[0122] Nonspecific binding of phage to RES or to other sites also can be prevented by coinjecting, for example, mice with a specific phage display library together with the same phage made noninfective (Smith et al., supra, 1990, 1993). In addition, a peptide that homes to tumor in an organ containing an RES component can be identified by preparing a phage display library using phage that exhibit low background binding to the particular organ. For example, Merrill et al. (Proc. Natl. Acad. Sci., USA 93:3188-3192 (1996), which is incorporated herein by reference) selected lambda-type phage that are not taken up by the RES and, as a result, remain in the circulation for a prolonged period of time. A filamentous phage variant, for example, can be selected using similar methods.

[0123] Selective homing of a tumor homing molecule can be demonstrated by determining the specificity of a tumor homing molecule for the tumor as compared to a control organ or tissue. Selective homing also can be demonstrated by showing that molecules that home to a tumor, as identified by one round of in vivo panning, are enriched for tumor homing molecules in a subsequent round of in vivo panning. For example, phage expressing peptides that selectively home to a melanoma tumor were isolated by in vivo panning, then were subjected to additional rounds of in vivo panning. Following a second round of screening, phage recovered from the tumor showed a 3-fold enrichment in homing to the tumor as compared to brain. Phage recovered from the tumor after a third round of screening showed an average of 10-fold enrichment in homing to the tumor as compared to brain. Selective homing also can be demonstrated by showing that molecules that home to a selected tumor, as identified by one round of in vivo panning, are enriched for tumor homing molecules in a subsequent round of in vivo panning.

[0124] Tumor homing molecules can be identified by in vivo panning using, for example, a mouse containing a transplanted tumor. Such a transplanted tumor can be, for example, a human tumor that is transplanted into immunodeficient mice such as nude mice or a murine tumor that is maintained by passage in tissue culture or in mice. Due to the conserved nature of cellular receptors and of ligands that bind a particular receptor, it is expected that angiogenic vasculature and histologically similar tumor cells in various species can share common cell surface markers useful as target molecules for a tumor homing molecule. Thus, the skilled artisan would recognize that a tumor homing molecule identified using, for example, in vivo panning in a mouse having a murine tumor of a defined histological type such as a melanoma also would bind to the corresponding target molecule in a tumor in a human or other species. Similarly, tumors growing in experimental animals require associated neovascularization, just as that required for a tumor growing in a human or other species. Thus, a tumor homing molecule that binds a target molecule present in the vasculature in a tumor grown in a mouse likely also can bind to the corresponding target molecule in the vasculature of a tumor in a human or other mammalian subject. The general ability of a tumor homing molecule identified, for example, by homing to a human breast tumor, also to home to a human Kaposi's sarcoma or to a mouse melanoma indicates that the target molecules are shared by many tumors. Indeed, the results disclosed herein demonstrate that the target molecules are expressed in the neovasculature, which is host tissue (see Example VII).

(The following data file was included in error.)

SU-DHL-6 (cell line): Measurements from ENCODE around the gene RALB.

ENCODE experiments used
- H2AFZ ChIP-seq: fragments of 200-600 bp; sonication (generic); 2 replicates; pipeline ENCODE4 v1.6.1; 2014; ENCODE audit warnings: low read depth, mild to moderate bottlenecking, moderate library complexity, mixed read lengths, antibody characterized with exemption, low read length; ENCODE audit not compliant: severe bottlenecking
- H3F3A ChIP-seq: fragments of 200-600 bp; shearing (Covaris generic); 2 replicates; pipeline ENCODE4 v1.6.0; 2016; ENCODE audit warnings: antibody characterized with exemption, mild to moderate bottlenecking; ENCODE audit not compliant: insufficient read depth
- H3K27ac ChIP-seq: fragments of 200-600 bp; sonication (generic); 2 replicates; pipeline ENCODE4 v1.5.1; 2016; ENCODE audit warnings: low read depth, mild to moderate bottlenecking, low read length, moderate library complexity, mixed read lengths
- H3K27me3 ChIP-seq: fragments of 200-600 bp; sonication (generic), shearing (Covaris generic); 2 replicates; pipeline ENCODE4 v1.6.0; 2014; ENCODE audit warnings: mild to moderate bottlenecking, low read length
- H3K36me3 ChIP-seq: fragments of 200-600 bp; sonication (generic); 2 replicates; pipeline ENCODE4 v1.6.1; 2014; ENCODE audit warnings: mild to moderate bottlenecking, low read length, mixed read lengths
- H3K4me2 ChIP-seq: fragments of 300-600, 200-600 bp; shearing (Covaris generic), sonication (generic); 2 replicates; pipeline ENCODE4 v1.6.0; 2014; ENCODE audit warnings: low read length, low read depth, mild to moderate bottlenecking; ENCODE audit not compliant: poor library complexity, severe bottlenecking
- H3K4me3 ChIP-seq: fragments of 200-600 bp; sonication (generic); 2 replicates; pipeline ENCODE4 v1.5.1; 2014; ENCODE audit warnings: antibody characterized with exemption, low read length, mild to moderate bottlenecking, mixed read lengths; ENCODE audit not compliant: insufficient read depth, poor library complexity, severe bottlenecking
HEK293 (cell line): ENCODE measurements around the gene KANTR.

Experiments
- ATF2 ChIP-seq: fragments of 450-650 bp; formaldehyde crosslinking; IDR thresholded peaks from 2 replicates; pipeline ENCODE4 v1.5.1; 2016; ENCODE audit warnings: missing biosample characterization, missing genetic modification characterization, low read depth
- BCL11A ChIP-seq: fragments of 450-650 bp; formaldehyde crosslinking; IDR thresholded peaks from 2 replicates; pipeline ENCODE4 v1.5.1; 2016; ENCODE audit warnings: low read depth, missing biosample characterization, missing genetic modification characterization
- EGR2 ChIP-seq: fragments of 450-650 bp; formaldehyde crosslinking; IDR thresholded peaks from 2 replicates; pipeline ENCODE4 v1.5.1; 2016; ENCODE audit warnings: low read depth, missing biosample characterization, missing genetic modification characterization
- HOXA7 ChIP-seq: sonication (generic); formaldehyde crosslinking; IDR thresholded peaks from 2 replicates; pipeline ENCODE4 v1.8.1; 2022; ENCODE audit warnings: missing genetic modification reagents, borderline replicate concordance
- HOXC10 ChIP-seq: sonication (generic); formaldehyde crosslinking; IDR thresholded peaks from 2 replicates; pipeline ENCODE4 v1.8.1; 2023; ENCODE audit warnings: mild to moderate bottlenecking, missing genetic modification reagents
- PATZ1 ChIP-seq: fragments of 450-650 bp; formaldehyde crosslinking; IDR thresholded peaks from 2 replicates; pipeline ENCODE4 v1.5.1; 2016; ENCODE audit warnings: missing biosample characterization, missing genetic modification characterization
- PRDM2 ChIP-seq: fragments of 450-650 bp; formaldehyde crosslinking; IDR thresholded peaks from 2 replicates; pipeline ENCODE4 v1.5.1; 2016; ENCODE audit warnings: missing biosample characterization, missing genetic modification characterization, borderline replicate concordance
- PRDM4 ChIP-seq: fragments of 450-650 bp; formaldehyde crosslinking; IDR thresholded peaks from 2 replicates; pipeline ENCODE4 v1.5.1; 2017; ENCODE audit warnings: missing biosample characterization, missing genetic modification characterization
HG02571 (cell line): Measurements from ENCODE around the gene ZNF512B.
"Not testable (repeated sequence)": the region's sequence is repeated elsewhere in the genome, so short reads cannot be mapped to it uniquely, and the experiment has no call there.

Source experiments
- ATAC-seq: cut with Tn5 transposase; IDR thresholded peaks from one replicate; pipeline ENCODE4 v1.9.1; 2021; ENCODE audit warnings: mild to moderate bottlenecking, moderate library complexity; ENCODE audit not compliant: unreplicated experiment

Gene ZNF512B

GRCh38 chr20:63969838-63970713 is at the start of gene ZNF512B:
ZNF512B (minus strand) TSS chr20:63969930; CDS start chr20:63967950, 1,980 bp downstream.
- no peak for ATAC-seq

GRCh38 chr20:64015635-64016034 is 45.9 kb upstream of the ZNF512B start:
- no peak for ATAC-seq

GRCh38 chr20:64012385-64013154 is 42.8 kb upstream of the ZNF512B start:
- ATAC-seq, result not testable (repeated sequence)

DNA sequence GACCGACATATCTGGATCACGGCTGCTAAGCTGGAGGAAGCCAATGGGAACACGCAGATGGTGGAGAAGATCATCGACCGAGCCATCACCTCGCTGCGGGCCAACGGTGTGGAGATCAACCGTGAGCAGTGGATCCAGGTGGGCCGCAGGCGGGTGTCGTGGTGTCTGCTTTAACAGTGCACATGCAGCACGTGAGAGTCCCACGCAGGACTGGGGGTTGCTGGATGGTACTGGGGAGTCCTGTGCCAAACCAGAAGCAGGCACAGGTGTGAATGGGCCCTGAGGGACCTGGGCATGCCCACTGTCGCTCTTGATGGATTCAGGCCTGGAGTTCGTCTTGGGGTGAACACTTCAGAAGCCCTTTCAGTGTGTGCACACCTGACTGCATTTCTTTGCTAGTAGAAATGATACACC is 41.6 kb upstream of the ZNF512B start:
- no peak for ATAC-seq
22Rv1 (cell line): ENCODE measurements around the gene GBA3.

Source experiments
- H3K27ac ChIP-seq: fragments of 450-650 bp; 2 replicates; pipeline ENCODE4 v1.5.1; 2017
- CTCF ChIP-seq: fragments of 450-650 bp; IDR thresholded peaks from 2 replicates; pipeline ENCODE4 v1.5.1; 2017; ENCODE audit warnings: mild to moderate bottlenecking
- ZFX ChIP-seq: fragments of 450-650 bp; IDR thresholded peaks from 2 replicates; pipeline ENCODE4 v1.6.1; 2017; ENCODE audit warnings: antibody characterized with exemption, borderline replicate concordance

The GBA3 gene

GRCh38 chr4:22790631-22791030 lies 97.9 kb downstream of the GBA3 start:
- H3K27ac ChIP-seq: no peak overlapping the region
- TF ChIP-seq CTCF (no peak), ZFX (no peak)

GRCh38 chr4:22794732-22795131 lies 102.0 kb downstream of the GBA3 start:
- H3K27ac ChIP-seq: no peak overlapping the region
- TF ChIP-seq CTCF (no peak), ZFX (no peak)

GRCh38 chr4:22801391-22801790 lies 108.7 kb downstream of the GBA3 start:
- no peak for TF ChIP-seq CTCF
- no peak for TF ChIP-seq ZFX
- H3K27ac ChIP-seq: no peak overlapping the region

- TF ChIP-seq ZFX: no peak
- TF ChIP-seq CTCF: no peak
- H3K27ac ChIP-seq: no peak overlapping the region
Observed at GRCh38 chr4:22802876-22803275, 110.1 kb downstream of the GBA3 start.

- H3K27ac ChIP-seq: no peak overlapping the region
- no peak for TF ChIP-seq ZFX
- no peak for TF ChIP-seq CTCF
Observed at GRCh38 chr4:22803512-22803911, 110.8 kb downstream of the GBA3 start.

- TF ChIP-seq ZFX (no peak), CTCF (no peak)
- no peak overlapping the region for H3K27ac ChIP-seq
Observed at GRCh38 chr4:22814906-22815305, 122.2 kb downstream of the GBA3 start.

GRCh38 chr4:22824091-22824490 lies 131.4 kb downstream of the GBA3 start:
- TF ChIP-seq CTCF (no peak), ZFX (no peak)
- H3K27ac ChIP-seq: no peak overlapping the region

[0125] A tumor homing molecule identified using in vivo panning in an experimental animal such as a mouse readily can be examined for the ability to bind to a corresponding tumor in a human patient by demonstrating, for example, that the molecule also can bind specifically to a sample of the tumor obtained from the patient. For example, the CDCRGDCFC (SEQ ID NO: 1) phage and NGR peptides have been shown to bind to blood vessels in microscopic sections of human tumors, whereas little or no binding occurs in the blood vessels of nontumor tissues. Thus, routine methods can be used to confirm that a tumor homing molecule identified using in vivo panning in an experimental animal also can bind the target molecule in a human tumor.

[0126] The steps of administering the library to the subject, collecting a selected tumor and identifying tumor homing molecules that home to the tumor, comprise a single round of in vivo panning. Although not required, one or more additional rounds of in vivo panning generally are performed. Where an additional round of in vivo panning is performed, the molecules recovered from the tumor in the previous round are administered to a subject, which can be the same subject used in the previous round, where only a part of the tumor was collected.

[0127] By performing a second round of in vivo panning, the relative binding selectivity of the molecules recovered from the first round can be determined by administering the identified molecules to a subject, collecting the tumor, and determining whether more phage are recovered from the tumor following the second round of screening as compared to those recovered following the first round. Although not required, a control organ or tissue also can be collected and the molecules recovered from the tumor can be compared with those recovered from the control organ. Ideally, no molecules are recovered from a control organ or tissue following a second or subsequent round of in vivo panning. Generally, however, a proportion of the molecules also will be present in a control organ or tissue. In this case, the ratio of molecules in the selected tumor as compared to the control organ (selected:control) can be determined. For example, phage that homed to melanoma following a first round of in vivo panning demonstrated a 3× enrichment in homing to the selected tumor as compared to the control organ, brain, following two additional rounds of panning (Example VIII).